With a heavy heart we said goodbye to Onyx on Tuesday – almost exactly 11 years after we accepted him into our Older Cats for Older People Program in Ann Arbor, Michigan. Onyx was a transfer from the local animal control shelter who knew little about him other than he appeared to be at least 8 years old making him “too old” for their adoption program.
His past was a blank because he was turned in as a homeless stray cat, yet he could equally have been someone’s indoor-outdoor pet. Unlike most cats, Onyx had zero fear of people and so while playing outdoors, would have approached any stranger passing by -- and that friendliness may have cost him his original home. All too often people who see cats outdoors assume the worst – that the cat has been abandoned by its guardian and/or gotten lost and will “die on the streets” -- where in reality they have a home and a caregiver nearby. They needlessly uproot the cats and take them to a shelter where they are as likely killed as re-homed.
Moving to our cage-free older cat sanctuary turned out to be a boon for Onyx – as he thoroughly enjoyed the companionship of both people and other cats. Of the 70+ cats we took in, he was one of only 3 that immediately settled in to group living. He loved other cats and would spend hours snuggling and grooming them – yet every now and then he’d attack a cat without notice or provocation. And – if it had not been for a pesky problem he had with nipping people, he could have been adopted out several times over in spite of his advanced age. Visitors were fascinated by his extroversion and his willingness to jump up on their laps even though he didn't know them. Caring for Onyx over the last 11 years wasn't always easy -- but it was always fascinating. His incredible openness and curiosity made him a cat bar none.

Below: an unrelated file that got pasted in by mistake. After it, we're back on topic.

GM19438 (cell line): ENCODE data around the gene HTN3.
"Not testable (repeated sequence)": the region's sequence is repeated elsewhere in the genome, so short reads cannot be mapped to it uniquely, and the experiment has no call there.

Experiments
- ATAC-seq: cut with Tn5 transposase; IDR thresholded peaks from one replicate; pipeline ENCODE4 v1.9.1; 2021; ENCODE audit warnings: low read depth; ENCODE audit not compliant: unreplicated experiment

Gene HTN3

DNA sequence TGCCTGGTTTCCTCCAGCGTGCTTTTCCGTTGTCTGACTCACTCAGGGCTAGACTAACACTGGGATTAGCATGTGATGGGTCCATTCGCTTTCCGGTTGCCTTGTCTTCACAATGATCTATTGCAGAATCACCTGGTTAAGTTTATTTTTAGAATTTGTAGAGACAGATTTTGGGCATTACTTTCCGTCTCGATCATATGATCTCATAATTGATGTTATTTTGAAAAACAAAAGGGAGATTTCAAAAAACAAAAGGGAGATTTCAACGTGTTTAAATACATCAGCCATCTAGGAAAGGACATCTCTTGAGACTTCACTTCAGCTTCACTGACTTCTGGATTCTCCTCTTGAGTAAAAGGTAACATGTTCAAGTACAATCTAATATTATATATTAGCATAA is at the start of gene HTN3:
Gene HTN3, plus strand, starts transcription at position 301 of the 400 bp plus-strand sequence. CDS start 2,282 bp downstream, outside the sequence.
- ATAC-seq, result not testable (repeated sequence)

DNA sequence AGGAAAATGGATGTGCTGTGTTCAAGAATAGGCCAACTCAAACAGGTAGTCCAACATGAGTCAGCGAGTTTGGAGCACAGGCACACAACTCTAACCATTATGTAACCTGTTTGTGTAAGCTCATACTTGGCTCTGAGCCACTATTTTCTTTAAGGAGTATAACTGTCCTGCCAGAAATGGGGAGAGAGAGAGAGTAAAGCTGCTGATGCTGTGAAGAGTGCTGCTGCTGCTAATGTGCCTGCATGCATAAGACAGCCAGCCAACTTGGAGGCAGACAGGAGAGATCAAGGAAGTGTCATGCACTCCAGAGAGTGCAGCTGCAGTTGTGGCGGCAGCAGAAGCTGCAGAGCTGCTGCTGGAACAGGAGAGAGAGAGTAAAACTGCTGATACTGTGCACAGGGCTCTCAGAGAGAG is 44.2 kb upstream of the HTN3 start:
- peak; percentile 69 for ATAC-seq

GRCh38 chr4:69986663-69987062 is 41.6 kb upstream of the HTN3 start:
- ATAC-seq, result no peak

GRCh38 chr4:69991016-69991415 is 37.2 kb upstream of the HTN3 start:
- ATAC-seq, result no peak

Losing a cat is often like losing a family member. It gives you a sudden feeling of helplessness that you couldn't do something to intervene. Yet – as we've learned so often in caring for the cats in our Older Cat Program death is unstoppable and – in a strange way – often kind. Onyx had been dying for a long time – you could almost see him fading away as his weight steadily dropped from 17 pounds 18 months ago to just under 5 pounds on Tuesday. Over that time he was examined by 5 different veterinarians with no definitive diagnosis as to the cause of the weight loss. Sure he was old and was hyperthyroid and had chronic kidney disease – but there was no "smoking gun" as to what was going on with him. Yet as much as we saw him physically erode, mentally he stayed alert up until Monday afternoon when he became very tired and we knew it was time to say goodbye – to let him sleep in peace forever – and hopefully to get to the Rainbow Bridge to reconnect with all his old TLC friends that passed before him.